Quick Q and A with Claudia Russell and Bruce Kaplan

As Claudia Russell’s biography states, she is a unique musical mixture  — “a whimsical melting pot of traditional and contemporary styles.”  That does sum it up.  It’s a sure bet that one will never get bored listening to Claudia and her husband and partner in musical crime, Bruce Kaplan.  They have a way of creating a vast array of song types within any set and on all of their recordings.  There’s something for everyone.  Rave reviews for Claudia’s newest CD indicate she’s never sounded better or written more solid and memorable songs.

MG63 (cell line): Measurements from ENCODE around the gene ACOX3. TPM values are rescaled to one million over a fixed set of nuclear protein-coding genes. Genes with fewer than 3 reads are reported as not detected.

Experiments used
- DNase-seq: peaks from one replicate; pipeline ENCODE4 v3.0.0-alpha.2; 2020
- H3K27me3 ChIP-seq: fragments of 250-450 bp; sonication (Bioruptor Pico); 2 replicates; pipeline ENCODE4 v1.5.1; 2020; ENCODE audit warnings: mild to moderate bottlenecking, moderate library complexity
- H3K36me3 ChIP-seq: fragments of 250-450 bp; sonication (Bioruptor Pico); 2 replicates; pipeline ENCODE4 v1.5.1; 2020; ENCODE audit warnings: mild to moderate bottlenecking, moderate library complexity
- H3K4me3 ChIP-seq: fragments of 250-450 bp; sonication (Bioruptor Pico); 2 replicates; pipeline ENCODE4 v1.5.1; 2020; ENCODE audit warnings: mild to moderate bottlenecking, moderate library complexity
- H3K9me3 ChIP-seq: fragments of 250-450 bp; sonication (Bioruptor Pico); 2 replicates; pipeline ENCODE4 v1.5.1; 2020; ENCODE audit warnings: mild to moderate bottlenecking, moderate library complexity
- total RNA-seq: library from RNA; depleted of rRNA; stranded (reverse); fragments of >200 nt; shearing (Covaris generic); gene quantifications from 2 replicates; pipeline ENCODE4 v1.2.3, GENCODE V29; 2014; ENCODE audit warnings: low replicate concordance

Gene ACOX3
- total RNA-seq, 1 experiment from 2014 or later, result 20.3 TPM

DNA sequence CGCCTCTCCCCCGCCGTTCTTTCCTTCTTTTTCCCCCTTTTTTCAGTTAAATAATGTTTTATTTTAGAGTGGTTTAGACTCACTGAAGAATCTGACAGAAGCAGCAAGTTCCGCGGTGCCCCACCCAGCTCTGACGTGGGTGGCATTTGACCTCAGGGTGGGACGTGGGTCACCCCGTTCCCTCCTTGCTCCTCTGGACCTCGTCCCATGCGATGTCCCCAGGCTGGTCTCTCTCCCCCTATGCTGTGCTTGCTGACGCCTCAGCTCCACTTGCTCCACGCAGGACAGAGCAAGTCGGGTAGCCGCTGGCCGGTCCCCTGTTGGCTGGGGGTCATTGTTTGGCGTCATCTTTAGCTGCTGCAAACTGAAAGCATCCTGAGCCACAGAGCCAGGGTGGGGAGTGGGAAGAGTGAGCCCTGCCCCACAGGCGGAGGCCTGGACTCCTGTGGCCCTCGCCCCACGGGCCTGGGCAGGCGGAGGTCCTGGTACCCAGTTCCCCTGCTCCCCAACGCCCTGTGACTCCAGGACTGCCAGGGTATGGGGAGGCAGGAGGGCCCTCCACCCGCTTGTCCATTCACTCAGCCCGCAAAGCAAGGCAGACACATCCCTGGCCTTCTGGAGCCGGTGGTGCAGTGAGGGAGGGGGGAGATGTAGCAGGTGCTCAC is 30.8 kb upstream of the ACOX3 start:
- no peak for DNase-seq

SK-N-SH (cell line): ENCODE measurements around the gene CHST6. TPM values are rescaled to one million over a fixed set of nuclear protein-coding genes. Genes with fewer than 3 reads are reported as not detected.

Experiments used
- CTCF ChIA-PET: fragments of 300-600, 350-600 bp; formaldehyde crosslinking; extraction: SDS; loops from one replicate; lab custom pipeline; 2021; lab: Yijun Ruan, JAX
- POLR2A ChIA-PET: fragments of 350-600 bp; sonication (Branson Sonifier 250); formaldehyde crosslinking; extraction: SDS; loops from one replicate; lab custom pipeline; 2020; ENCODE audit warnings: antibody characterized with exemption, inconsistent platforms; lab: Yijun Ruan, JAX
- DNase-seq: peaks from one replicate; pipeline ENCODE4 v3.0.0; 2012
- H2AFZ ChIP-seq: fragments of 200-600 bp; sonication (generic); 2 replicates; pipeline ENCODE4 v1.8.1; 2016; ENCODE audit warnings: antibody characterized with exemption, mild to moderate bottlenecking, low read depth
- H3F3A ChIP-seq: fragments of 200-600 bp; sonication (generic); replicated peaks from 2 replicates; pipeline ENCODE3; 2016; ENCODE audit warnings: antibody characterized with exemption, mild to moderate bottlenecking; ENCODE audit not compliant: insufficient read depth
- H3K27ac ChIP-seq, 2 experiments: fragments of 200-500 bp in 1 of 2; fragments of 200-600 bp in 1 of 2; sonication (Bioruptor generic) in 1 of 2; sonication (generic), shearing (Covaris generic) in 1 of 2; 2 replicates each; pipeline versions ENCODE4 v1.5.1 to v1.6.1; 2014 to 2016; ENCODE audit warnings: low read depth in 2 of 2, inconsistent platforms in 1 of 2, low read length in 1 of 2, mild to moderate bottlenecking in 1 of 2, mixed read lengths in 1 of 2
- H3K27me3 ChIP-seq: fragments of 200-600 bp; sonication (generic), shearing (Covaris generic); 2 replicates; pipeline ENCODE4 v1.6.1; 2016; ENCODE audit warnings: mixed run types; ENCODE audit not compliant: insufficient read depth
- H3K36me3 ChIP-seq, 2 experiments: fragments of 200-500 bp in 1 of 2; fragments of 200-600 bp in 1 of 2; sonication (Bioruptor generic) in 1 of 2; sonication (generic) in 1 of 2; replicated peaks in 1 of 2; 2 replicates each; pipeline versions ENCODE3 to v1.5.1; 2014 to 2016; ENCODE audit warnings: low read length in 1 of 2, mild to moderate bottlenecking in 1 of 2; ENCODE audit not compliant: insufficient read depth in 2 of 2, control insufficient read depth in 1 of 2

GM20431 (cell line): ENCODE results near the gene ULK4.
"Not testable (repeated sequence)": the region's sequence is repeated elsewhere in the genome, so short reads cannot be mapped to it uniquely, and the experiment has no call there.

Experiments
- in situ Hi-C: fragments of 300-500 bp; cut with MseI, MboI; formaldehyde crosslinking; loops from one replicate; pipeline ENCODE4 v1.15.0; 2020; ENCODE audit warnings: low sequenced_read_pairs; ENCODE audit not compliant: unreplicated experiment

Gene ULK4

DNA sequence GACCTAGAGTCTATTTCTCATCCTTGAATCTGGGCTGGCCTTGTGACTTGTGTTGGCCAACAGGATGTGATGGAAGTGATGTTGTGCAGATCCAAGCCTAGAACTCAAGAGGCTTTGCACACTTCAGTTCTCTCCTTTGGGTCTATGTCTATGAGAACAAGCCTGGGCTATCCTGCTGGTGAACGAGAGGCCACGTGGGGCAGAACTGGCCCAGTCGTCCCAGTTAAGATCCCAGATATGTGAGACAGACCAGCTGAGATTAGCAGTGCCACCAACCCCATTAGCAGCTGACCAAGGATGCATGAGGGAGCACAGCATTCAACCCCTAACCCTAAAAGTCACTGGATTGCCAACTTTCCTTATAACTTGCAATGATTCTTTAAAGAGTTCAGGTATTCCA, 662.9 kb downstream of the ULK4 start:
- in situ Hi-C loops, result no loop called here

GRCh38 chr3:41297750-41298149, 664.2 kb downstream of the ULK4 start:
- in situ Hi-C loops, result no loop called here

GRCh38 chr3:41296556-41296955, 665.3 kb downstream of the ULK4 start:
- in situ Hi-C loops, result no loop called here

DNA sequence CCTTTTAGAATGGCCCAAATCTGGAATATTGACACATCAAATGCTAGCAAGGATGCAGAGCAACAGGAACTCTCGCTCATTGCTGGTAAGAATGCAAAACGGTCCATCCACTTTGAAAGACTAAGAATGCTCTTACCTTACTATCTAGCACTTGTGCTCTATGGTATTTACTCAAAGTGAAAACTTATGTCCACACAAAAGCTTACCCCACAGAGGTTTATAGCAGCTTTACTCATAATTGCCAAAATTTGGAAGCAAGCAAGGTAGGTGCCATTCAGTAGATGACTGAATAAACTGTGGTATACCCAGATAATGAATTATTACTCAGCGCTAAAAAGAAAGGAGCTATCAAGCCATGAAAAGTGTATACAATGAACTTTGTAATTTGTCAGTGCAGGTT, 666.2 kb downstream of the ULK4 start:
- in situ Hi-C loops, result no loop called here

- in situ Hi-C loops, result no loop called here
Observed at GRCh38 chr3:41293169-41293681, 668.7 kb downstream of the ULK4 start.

Check out Claudia’s website here.

Here’s a video that gives you a good representation of what Claudia and Bruce (and the Folk Unlimited Orchestra) do best!

Since Claudia’s connection to this song is covered in this interview, here’s a link to “Teddy Bears’ Picnic.”

Claudia CD


Before you I even inserted the CD into the player, I was captivated by the cover of All Our Luck is Changing. I don’t know what I love more—the Claudia and Bruce bobbleheads or the circa 1960s Las Vegas strip with your name on the marquee.  Is the title song of the album a true recollection of a childhood vacation to Vegas?